This reminds me of a story my grief therapist told me, about her widowed sister remarrying a man who was a widower. She said they talk of their lost spouses together all the time, and in a very natural way. I thought that was lovely. I also think finding someone new to love after a loss is weirdly similar to having that second child- you might wonder how you can possibly love another as much, and then your heart does, without taking anything away from the first. That’s the wonderful thing about love; we don’t use up an allotted amount and can share it with new and old alike. Sorry this is so long! Just what your post made me think of.

    • Melissa

      Rachel, I really like what you say about there not being an allotted amount of love. My late husband’s brother was married for 50 years when his wife died after undergoing a double lung transplant. He was in his mid-seventies and didn’t expect (or was looking) to find love again. He went on an Alaskan cruise that he’d been on before with his wife, this time at the request of his son-in-law who was playing in a jazz band on the cruise. He kept asking himself “Why am I doing this?” At dinner one night, he was seated next to a lovely lady a few years younger than he. They really hit it off and discovered that her late husband and his late wife were interred in the same tiny cemetery in the Sierra Nevada foothills of California. (His family had owned property there for years and his table mate lived and worked in the nearby town.) Long story somewhat shorter, they are now happily married. Maybe the two deceased spouses got together and arranged it all. Who’s to say? 🙂

        • Melissa

          Marjorie, I don’t want to “commandeer” your blog, but you might enjoy this portion of an email my brother-in-law (the same one in the story above) wrote to the family after his wife died. It really is remarkable, I think.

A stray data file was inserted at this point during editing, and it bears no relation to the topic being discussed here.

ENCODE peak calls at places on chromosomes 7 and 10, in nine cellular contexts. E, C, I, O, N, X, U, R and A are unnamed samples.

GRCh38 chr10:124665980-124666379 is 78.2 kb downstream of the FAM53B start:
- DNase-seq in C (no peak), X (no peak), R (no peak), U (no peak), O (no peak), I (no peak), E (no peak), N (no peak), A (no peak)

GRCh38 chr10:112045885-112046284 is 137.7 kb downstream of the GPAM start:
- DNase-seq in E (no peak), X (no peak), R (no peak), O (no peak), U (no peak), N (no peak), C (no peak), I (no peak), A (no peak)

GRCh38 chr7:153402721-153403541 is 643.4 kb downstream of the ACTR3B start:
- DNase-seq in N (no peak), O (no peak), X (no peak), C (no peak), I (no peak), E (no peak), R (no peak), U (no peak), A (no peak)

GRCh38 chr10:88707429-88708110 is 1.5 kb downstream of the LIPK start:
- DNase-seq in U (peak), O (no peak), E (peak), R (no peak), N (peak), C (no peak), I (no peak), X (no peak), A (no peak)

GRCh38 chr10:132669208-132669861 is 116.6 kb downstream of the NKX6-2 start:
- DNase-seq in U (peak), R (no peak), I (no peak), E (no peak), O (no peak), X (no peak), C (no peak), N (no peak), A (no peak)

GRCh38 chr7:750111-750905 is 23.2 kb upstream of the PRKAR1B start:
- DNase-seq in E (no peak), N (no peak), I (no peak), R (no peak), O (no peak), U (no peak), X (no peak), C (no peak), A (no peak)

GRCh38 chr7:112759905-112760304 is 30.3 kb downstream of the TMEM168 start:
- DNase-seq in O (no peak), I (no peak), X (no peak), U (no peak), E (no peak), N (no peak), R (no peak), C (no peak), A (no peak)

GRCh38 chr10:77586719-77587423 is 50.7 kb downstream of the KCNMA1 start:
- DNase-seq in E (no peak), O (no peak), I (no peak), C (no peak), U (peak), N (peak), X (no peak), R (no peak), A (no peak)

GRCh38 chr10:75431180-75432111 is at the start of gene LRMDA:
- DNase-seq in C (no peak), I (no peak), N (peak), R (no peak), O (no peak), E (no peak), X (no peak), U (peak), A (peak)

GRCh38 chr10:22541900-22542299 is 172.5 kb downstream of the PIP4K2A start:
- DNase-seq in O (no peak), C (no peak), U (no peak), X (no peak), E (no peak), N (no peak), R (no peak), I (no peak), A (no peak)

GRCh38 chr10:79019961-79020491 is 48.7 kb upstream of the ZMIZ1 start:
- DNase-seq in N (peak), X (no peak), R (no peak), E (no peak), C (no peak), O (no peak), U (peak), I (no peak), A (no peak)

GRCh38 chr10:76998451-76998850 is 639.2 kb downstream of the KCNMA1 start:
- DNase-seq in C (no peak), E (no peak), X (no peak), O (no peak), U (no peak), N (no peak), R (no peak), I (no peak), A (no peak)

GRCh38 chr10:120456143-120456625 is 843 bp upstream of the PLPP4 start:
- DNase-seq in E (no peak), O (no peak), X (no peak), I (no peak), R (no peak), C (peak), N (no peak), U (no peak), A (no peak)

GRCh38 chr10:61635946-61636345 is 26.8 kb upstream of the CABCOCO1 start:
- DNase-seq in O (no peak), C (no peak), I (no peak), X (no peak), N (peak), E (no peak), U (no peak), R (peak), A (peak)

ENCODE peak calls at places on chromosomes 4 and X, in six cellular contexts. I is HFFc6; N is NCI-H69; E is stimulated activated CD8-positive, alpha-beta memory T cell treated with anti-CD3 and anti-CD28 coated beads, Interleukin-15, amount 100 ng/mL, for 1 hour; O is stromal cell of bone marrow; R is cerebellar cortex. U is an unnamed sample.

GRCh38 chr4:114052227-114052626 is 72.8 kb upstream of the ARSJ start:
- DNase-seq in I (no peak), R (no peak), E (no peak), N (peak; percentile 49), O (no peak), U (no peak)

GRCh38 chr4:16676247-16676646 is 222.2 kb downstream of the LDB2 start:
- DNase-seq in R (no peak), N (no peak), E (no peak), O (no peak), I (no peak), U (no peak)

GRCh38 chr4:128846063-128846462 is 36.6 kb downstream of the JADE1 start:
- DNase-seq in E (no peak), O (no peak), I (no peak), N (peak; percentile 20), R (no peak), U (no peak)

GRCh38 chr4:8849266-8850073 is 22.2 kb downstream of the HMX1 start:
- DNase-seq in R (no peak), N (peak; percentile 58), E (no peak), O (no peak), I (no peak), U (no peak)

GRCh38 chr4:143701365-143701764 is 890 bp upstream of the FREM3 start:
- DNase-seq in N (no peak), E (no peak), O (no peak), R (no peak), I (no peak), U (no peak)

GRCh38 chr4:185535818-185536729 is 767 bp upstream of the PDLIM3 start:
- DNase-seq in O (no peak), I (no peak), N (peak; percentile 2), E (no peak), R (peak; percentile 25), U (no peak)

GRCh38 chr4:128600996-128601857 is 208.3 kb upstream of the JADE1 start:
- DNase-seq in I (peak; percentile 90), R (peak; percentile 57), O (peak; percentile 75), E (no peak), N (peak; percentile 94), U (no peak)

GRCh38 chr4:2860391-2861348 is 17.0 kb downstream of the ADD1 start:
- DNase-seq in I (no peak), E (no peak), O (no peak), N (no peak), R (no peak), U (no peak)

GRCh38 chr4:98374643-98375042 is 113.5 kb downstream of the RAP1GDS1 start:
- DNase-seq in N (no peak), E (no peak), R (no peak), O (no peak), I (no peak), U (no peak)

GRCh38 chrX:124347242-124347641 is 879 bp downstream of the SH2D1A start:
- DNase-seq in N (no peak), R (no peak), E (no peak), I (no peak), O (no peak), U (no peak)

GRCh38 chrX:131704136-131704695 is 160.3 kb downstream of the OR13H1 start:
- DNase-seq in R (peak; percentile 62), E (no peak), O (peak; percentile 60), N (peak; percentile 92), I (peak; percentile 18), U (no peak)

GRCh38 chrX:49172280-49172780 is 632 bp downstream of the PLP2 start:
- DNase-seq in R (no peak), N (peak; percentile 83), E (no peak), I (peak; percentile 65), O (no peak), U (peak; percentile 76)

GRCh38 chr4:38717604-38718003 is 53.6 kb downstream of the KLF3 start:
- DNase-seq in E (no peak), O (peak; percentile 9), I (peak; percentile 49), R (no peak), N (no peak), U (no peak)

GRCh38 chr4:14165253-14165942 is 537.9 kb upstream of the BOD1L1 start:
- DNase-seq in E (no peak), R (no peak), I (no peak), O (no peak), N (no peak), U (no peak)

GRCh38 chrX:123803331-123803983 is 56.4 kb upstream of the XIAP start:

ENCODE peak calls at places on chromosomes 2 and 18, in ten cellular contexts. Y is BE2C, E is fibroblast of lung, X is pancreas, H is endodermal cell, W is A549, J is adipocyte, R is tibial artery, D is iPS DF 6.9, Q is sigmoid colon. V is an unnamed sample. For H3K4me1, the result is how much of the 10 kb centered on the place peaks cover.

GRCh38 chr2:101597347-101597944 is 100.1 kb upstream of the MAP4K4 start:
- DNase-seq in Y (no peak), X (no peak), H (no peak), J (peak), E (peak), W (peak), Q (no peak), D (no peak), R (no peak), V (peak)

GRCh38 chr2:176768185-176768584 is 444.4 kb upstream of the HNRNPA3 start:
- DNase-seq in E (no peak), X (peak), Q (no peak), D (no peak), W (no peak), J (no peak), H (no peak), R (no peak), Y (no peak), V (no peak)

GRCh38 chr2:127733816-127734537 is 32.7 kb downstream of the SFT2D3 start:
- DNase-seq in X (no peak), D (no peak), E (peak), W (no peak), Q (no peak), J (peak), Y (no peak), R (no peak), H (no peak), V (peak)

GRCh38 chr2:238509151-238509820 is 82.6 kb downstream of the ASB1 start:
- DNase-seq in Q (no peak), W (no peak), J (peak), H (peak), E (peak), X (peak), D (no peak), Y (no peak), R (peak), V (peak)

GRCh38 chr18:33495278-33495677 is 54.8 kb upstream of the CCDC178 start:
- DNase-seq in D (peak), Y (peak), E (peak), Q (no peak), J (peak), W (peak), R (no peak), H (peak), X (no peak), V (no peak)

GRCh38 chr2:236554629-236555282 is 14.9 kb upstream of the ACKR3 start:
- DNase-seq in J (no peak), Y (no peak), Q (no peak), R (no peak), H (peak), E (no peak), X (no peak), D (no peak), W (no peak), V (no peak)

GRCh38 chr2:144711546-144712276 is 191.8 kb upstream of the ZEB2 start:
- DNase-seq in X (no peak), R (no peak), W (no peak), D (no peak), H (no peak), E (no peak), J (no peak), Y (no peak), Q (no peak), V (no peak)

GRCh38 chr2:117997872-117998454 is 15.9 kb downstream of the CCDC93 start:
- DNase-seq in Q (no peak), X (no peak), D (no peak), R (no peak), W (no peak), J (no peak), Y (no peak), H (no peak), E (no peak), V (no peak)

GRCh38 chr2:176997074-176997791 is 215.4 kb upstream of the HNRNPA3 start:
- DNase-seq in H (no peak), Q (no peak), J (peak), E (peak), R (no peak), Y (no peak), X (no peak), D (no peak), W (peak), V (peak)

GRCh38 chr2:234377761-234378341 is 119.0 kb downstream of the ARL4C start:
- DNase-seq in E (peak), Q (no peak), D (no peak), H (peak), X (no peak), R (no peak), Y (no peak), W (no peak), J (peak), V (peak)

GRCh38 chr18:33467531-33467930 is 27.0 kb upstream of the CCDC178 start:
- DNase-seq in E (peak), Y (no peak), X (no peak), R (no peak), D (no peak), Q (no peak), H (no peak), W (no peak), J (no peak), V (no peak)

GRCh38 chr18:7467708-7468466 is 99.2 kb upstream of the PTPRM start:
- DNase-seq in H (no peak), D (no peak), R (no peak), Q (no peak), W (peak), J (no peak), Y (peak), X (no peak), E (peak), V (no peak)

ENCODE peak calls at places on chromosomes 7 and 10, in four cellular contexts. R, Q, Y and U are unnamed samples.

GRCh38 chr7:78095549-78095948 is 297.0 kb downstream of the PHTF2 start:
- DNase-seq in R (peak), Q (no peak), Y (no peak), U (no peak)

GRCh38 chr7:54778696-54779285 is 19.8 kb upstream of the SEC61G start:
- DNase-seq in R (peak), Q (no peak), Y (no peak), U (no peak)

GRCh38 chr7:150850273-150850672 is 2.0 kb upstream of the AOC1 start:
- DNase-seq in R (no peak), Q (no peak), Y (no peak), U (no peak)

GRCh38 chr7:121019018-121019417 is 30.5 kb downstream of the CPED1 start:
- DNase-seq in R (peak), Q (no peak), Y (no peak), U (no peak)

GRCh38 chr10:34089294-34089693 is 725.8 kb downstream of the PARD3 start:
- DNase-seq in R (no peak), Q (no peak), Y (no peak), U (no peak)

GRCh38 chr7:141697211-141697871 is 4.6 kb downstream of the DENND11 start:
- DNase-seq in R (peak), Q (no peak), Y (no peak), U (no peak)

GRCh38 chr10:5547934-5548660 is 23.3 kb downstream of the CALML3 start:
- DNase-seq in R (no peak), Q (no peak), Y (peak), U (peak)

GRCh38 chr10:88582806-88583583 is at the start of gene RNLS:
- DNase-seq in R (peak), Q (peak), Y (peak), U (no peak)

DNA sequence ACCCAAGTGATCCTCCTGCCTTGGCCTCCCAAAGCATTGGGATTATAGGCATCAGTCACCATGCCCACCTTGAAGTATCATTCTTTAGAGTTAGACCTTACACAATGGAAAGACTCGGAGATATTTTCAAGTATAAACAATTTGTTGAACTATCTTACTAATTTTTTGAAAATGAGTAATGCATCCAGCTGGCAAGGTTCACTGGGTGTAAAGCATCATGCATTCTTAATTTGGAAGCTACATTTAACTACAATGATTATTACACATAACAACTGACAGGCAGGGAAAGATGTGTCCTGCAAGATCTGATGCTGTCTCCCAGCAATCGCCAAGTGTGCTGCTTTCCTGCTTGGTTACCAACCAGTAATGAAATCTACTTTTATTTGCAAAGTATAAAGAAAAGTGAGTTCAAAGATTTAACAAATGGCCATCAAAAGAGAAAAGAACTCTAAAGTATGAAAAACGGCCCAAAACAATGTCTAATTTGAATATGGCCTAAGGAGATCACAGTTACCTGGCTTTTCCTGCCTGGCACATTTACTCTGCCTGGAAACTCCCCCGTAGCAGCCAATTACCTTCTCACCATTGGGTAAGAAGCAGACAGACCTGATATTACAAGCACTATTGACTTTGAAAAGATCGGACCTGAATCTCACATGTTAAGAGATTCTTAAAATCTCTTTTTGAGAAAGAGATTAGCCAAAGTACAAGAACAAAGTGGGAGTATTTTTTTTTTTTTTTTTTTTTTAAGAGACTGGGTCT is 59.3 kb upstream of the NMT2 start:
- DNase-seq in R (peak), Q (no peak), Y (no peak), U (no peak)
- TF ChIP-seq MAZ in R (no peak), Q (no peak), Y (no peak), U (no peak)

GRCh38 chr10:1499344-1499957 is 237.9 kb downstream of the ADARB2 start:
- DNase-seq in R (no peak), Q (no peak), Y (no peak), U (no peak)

“As we spent our last days at the hospital, multiple people including doctors and nurses told me that I would most likely get a sign from her when the time came. They had heard of it many times and because we seemed to be so close it would probably happen for me. I asked what the sign would be and all said “it depends”. “She will pick it and you will know.” So of course I started to ponder what it might be. About two weeks earlier I had gone out the front door in the morning and noticed our front porch light was on. It’s not supposed to be on during the day because it’s controlled by a sunlight sensitive base. I just looked at it and said “I’ll have to fix you later”. On the way to the hospital it occurred to me that maybe it was serving as a “light in the window” hoping she could make it home again. Anyway it stayed on night and day for several weeks.
          At about 6:15 pm on the day Tammy died, I had just finished sending the emails to you folks and I walked back down the hall. I went to the dining room window and it looked like the porch light was off. So I went out on the porch and sure enough it was off. As I watched, it blinked three times and then stopped. I waited a bit and then said “Thank you, Honey, I guess you’re OK”. It blinked one more time and then stayed off. I looked out again after it was dark and the light was back on. P.S. I had not been drinking – yet.